By some measures, the stock market’s volatility is starting to go up with the stock market itself. Does this mean that a short term spike in volatility (and short term decline in stocks) is impending? Today’s headlines:
- VIX and stocks
- Volatility of volatility
- Small caps indecision
- Fed day
- Oil’s plunge last week
- Gold miners are on fire
Go here to understand our fundamentals-driven long term outlook. For reference, here’s the random probability of the U.S. stock market going up on any given day.
VIX and stocks
VIX fell below its 50 day moving average today as the stock market rallied. This is the first close below its 50 dma in more than 30 days.
Historically, this was often bearish for the S&P 1 week later.
Meanwhile, 4 of the past 10 days have seen VIX and the S&P move in the same direction (both close green, or both close red). This is unusual, because VIX and the S&P tend to move together.
As a result, VIX and the S&P’s 10 day correlationis now positive.
Historically, this was slightly bearish for the S&P 1 week later, but almost exclusively bullish 9-12 months later.
Volatility of volatility
One last point about volatility. VVIX (volatility of volatility) went up today even though the S&P went up. This doesn’t usually happen.
From 2007-present, there are only 15 other days in which VVIX went up more than +4% while the S&P went up more than +0.9%
The S&P’s 1-2 week forward returns leaned bearish.
VIX’s 1-2 week forward returns leaned bullish.
Small caps indecision
Most of our market studies recently have been bullish on stocks over the next 6-12 months. One of the few long term points of concern is the Russell 2000’s weakness.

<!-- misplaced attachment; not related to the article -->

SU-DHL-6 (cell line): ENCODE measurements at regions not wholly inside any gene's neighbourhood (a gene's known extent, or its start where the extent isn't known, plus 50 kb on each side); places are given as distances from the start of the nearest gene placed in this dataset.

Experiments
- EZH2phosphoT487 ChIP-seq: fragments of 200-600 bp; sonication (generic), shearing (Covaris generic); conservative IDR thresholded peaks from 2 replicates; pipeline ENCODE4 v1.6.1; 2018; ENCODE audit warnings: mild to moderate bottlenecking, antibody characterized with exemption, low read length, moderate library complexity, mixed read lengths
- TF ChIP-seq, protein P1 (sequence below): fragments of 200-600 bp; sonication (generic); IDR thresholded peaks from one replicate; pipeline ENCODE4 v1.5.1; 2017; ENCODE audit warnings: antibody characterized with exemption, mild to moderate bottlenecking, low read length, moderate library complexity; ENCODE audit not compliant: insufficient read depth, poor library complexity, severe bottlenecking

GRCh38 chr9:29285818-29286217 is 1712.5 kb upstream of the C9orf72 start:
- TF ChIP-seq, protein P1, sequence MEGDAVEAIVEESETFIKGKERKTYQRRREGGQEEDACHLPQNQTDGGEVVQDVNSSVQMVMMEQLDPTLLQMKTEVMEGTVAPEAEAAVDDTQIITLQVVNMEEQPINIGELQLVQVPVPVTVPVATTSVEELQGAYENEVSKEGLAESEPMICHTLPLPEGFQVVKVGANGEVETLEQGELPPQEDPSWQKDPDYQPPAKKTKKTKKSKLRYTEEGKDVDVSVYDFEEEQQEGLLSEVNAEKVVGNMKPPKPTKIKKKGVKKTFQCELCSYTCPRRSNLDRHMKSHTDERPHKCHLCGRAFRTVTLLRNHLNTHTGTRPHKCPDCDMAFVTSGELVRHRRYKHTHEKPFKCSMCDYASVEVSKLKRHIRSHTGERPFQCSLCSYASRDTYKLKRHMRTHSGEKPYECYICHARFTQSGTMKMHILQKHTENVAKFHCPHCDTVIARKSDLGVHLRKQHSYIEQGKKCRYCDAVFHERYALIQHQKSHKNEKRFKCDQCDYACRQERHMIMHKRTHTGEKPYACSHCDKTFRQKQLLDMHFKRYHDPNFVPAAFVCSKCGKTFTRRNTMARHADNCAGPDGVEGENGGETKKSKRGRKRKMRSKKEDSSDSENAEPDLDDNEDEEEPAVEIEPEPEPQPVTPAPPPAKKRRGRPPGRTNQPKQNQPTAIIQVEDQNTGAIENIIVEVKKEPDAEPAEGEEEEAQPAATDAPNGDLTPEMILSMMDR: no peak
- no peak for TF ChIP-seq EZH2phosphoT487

*Russell 2000 = small caps index.
The Russell 2000 has crossed its 200 dma 11 times in the past 4 months. That demonstrates a lot of indecision around the Russell’s long term trendline.
Here’s what happened next to the Russell 2000 when there was this much indecision (historically).
Here’s what happened next to the S&P.
Long term forward returns are more bearish than random.
Tomorrow is Fed day. 10 of the past 11 Fed days have seen the S&P fall.
Does this mean that the S&P will fall tomorrow? I don’t know. Most of the recent Fed days have involved market participants speculating about how fast the Fed will hike rates. This Fed meeting is the opposite – it involves market participants speculating about how soon the Fed will cut rates. So perhaps the S&P will go up tomorrow.
Either way, I don’t predict the market’s day-to-day price. It’s like tossing a coin (50/50 odds).
While oil is trying to recover last week’s losses, it’s important to remember that oil fell more than -1.5 standard deviations below its 20 week moving average last week. (Standard deviations are used in Bollinger Bands).
These type of shocks could see oil bounce in the short term (e.g. right now), but often led to more losses over the next 3 months.
And no, this was not consistently bearish for the S&P.
And lastly, gold miners have surged recently. GDX (gold miners ETF) has rallied more than 16% over the past 30 days.
Historically, this was mostly bearish for gold miners 3 months later. Mean reversion
We don’t use our discretionary outlook for trading. We use our quantitative trading models because they are end-to-end systems that tell you how to trade ALL THE TIME, even when our discretionary outlook is mixed. Members can see our model’s latest trades here updated in real-time.
Here is our discretionary market outlook:
- The U.S. stock market’s long term risk:reward is not bullish. In a most optimistic scenario, the bull market probably has 1 year left.
- The medium term market studies (e.g. next 6-9 months) are mostly bullish.
- Market studies for the next 2-3 months lean bullish.
- Market studies over the next 2-4 weeks are mixed.
- We focus on the medium-long term.
Goldman Sachs’ Bull/Bear Indicator demonstrates that risk:reward does favor long term bears.
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